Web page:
The crux of the CRA allegation is that “The governor’s personal use of campaign funds for hair and makeup through her daughter is a violation of New Mexico state law, as hair and makeup are not appropriate uses of campaign dollars, as set forth by state statute and reaffirmed by the Secretary of State in the official 2020 Campaign Finance Reporting Guide.”

Based on the Response, all the alleged expenditures to Beauty by Erin were for “campaign related photo shoots, campaign commercials, State of the State speeches and Democratic National Convention media and video appearances, some of which were nationally televised.” Response, pg. 2. The Response further stated that these expenses would not have existed but for the candidacy of the Governor. Id.

Based on the Response and analysis of the relevant statutory framework our office is unable to conclude that the expenditures to Beauty by Erin by NMFM are violations of the CRA or NMAC, for they are reasonably attributable to the candidate’s campaign and not an expense that would have existed but for the Governor’s candidacy. We would also additionally note that the example in our Guide in no way precludes a candidate from making an expenditure on hair, makeup and nails. The key analysis is whether the expenditure is reasonably attributable to the candidate’s campaign, not solely what the expense is.”

However, through mentioning that the use of these campaign funds went toward the governor preparing for her State of the State speeches (which are an official act mandated by New Mexico state statute, not a campaign event), it would appear that the office is even clearing politicians to use campaign funds for official acts, such as legislators getting their hair and makeup done during the Legislative Session.

Piñon Post editor John Block, who filed the complaint, released the following statement: 

“Gov. Lujan Grisham’s ability to duck responsibility despite glaring evidence of shameless public corruption proves once again that New Mexico’s political system is rotted to its very core. Whether it be paying $62,500 in hush money to sexual accusers for crotch-grabbing incidents or delving out over $6,000 to her daughter for hair and makeup, institutions New Mexicans are supposed to rely on refuse to hold the governor accountable. It seems only the voters (who Lujan Grisham mocks as ‘lizard people’) can bring long-awaited justice at the ballot box in 2022.”

Gov. MLG points fingers as ethics board probes her $6K payments to daughter for cosmetology

On Wednesday, Gov. Michelle Lujan Grisham’s campaign brushed off a State Ethics Commission complaint made by Piñon Post editor John Block over her misuse of government funds for cosmetology visits by her daughter, Erin, who was paid $1,040.00 last October. Her campaign claimed the complaint was “frivolous and sexist.” The campaign cited an 11-year-old case of corrupt former Gov. Susana Martinez, who also allegedly used campaign cash for “styling.”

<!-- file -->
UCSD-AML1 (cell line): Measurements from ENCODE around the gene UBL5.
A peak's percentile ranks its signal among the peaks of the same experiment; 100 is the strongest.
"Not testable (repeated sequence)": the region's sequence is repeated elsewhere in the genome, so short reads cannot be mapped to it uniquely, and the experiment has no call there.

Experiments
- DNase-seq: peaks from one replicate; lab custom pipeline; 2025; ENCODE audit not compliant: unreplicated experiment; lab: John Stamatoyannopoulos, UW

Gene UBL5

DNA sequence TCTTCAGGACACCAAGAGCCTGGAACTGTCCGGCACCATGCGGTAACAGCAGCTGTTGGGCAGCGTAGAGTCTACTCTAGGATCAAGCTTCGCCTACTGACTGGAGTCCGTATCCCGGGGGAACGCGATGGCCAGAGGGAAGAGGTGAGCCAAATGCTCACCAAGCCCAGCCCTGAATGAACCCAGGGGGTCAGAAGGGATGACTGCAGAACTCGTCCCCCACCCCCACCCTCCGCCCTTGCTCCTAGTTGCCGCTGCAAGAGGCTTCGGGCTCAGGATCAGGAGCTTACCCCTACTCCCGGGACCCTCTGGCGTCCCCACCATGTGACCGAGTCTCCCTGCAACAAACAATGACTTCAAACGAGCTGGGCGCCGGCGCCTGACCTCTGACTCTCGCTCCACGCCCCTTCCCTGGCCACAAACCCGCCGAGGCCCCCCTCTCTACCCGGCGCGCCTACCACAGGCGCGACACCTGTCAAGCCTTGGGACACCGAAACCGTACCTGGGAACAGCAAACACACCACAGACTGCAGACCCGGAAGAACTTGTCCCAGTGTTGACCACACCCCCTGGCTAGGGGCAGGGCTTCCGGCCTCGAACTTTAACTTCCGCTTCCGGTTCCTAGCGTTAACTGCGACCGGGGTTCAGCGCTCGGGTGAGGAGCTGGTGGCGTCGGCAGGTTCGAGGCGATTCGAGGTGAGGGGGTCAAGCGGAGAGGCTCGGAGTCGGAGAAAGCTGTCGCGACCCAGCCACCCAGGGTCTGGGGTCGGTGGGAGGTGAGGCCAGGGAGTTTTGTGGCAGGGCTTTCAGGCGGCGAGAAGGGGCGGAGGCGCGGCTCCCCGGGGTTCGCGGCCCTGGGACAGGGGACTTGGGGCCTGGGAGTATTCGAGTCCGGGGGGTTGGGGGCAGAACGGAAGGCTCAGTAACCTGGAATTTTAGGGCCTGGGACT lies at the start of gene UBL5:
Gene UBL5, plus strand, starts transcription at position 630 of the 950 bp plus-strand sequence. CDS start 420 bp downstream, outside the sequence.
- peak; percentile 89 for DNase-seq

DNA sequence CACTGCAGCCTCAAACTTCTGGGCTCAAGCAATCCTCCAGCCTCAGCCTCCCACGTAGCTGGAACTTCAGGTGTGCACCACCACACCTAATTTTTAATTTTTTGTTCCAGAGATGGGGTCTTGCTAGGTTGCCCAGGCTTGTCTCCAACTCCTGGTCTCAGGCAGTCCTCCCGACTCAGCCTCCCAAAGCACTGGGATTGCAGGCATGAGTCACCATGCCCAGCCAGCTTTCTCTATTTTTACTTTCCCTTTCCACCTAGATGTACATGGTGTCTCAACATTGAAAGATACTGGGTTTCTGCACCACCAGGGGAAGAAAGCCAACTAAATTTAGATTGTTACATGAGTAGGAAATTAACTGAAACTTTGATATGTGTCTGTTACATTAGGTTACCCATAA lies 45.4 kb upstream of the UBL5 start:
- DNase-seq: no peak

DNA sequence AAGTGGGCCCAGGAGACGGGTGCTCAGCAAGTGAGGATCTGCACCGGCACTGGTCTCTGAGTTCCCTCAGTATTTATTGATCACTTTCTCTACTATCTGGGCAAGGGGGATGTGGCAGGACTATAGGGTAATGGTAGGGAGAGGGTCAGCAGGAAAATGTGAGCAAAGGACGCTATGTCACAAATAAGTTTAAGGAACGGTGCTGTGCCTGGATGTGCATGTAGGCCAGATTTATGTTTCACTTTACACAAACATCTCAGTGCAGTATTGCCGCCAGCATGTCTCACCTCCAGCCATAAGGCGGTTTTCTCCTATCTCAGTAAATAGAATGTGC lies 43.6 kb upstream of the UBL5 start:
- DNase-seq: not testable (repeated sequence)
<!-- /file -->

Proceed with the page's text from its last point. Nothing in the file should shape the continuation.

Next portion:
New Mexico Secretary of State reports show that Martinez spent $1,385.00 for “styling” on August 16, 2010. Neither was the expense made to Martinez’s relative, nor was it explicitly revealed through that relative that it was for styling and cosmetic purposes, a violation of state law.

Erin Grisham did, indeed, disclose the purpose of her involvement with the campaign. She wrote very clearly that the purose of her involvement with the campaign was as a “[s]tylist and cosmetology consultant for Michelle Lujan Grisham for Governor Media,” which according to state statute 1.10.13.25(B)(2) NMCA and the Secretary of State’s own guidance, violates state law.

“These routine political expenses were for the governor’s speech and 14 other events she addressed for the Democratic National Convention in August 2020,” Jared Leopold, Gov Lujan Grisham’s campaign spokesman. “This type of event preparation expense is a common and necessary political expenditure for politicians of both parties.”

But now more evidence has come out revealing that Gov. Lujan Grisham’s campaign not only paid Erin Grisham $1,040 in October 2020 for “media preparation.” According to the Secretary of State’s website, Lujan Grisham made four additional payments to her daughter for “media preparation” totaling up to $5,043.

The payments began on August 17, 2017, for $643.88, May 14, 2018 for $2,080.00, October 10, 2018 for $1,920.00 and on March 5, 2020 for $400. The amount of donors’ money expended from the campaign to Erin Grisham now totals $6,083.88 and counting.

Gov. Lujan Grisham was not speaking in front of the Democrat National Convention in 2017 or 2018. To any reasonable everyday New Mexican or even one who holds a public office, spending over $6,000 for cosmetology purposes in four years is out of the ordinary. This pattern of spending, regardless of who is doing it, is not appropriate for a so-called public servant.